Not All Coaches Are Well Qualified

Coaching is not like psychotherapy, with regulations and licensing; anyone can call himself a coach, put up a Web site, and start doing business. Sadly, many people have done just that, and they have no more training in coaching than you do. It’s not dangerous to work with an untrained coach, but it’s not likely to be very productive either, so you need to ask the coaching candidate some questions. First, find out if they have had specific coaching training, how much they have had, and where they were trained. A coach typically becomes competent after about a year of training and reaches real expertise after about two years. Use your intuition—if you get the feeling that the coach is promising magical solutions to all your problems, you should probably try someone else.

Should My Coach Be Certified?

You will find that many of your coaching candidates use “certified” in their credentials, and you should pay attention to this. Unfortunately, because coaching isn’t yet standardized, the term “certified” may mean any of several things. It’s all very complicated, but if your coach is certified by the International Coaching Federation or any of its accredited coaching schools, you can assume that he has been trained in coaching, has passed an exam, and has at least two years of actual coaching experience. If he isn’t certified, it doesn’t mean that he’s not competent—he may still be in training or he may be finishing the required coaching experience.

About Fees

You’ll find a wide range of coaching fees, from $200 per month to $2000. In my experience, cost is not a good predictor of the coach’s talent or effectiveness, so stay within your budget—you should be able to find a good coach in your price range. Finally, if you’re really short of cash and really need some coaching, ask the coach if he will reduce his fees for you. Most coaches will accept a few clients at reduced rates or for free, for a good cause—anyway, it can’t hurt to ask.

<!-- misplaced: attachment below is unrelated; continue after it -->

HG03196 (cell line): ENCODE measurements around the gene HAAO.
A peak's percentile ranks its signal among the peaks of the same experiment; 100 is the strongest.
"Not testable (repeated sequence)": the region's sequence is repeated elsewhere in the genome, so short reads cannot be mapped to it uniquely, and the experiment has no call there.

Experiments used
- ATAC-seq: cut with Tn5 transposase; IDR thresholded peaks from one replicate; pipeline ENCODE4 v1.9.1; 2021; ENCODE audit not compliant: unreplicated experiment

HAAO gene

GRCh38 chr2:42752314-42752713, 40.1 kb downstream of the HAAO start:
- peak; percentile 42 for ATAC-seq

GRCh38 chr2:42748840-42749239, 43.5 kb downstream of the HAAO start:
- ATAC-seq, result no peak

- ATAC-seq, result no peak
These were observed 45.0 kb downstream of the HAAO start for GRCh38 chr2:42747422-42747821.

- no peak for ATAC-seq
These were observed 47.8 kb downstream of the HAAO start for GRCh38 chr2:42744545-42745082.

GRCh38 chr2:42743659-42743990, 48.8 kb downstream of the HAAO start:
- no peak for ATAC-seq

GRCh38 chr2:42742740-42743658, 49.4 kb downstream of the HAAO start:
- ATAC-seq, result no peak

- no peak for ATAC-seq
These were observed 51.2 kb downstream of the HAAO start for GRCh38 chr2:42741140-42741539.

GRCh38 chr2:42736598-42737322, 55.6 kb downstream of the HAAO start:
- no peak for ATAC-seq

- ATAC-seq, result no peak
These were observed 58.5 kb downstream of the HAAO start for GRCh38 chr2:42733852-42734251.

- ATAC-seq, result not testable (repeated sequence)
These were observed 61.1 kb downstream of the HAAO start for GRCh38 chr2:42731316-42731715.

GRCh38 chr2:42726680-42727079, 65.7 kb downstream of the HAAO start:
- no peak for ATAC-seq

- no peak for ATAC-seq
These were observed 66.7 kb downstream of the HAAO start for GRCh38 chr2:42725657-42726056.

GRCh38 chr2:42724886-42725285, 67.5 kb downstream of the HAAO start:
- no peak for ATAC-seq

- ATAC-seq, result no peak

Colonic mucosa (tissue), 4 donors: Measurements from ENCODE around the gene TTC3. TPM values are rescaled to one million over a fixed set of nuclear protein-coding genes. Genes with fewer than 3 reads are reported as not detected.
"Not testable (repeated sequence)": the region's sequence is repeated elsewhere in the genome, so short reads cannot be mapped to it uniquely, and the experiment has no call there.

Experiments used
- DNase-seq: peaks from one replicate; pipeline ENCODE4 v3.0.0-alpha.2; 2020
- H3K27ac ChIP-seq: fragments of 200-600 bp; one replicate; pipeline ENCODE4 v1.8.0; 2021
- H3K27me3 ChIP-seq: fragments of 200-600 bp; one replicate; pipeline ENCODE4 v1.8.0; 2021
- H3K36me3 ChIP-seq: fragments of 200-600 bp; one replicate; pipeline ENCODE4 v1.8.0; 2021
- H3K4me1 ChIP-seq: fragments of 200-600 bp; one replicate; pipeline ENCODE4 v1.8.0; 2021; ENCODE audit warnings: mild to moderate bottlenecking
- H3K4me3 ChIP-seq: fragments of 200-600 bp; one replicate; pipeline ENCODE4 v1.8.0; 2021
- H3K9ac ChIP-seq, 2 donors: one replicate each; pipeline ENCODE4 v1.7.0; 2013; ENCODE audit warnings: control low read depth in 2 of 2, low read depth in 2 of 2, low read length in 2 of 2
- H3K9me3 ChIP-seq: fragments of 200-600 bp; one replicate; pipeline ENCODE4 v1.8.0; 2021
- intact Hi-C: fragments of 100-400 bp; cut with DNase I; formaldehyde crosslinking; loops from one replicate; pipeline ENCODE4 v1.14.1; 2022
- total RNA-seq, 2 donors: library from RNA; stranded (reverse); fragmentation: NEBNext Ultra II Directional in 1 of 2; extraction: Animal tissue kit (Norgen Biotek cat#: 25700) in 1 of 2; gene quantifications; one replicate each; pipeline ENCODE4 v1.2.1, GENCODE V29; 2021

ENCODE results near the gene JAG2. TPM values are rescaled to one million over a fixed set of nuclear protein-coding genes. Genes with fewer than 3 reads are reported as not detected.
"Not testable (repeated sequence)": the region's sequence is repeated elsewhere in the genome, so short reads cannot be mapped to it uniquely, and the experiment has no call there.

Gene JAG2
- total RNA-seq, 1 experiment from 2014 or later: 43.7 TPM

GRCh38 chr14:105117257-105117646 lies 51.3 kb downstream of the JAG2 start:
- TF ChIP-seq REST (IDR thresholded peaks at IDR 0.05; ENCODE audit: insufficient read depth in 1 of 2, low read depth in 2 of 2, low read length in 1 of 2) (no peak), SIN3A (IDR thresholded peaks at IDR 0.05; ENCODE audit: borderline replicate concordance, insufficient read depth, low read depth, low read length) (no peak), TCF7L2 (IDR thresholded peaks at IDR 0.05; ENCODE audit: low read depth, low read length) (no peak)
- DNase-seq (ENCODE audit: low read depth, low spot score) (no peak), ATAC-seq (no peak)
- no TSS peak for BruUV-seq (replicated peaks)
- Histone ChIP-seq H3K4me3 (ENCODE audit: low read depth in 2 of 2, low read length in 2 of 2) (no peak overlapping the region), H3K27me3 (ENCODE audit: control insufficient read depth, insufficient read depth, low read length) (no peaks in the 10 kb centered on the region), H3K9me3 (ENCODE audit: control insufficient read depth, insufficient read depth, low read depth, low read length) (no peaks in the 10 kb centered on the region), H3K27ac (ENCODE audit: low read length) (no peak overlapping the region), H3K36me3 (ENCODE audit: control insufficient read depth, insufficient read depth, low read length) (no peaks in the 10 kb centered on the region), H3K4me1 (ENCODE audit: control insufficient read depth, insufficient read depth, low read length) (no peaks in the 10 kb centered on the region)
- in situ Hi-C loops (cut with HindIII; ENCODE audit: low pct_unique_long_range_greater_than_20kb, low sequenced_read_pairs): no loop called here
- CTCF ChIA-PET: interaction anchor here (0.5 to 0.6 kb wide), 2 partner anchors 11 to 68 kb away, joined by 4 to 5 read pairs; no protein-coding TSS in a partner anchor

A good coach should be willing to customize his offerings for you. If you can’t afford his standard package, you might ask for a reduced rate for a two-per-month package. If you would rather have two hour-long sessions than four half-hour sessions, he should be flexible enough to accommodate you. Within reason, he should adapt his package to your needs, rather than the other way around.

The Final Word

Hiring a coach should be just like buying a car—it’s important that you find one that suits your needs, feels comfortable, and is affordable. Most of all, be a good consumer, and shop around until you find just the right coach for you. You’ll know when you find him.

** This article is one of 101 great articles that were published in 101 Great Ways to Improve Your Life. To get complete details on “101 Great Ways to Improve Your Life”, visit

Author's Bio: 

Bruce Taylor is the owner and principal of Unison coaching, helping people to improve their jobs and create the careers they have always dreamed of. He provides executive coaching for senior managers who are creating superior organizations; management coaching for leaders who are adapting to new practices; and individual coaching for workers who are upgrading their skills. Mr. Taylor has a Master’s degree in Community Psychology and a Certificate in Job Stress and Healthy Workplace Design, both from the University of Massachusetts. For more information, visit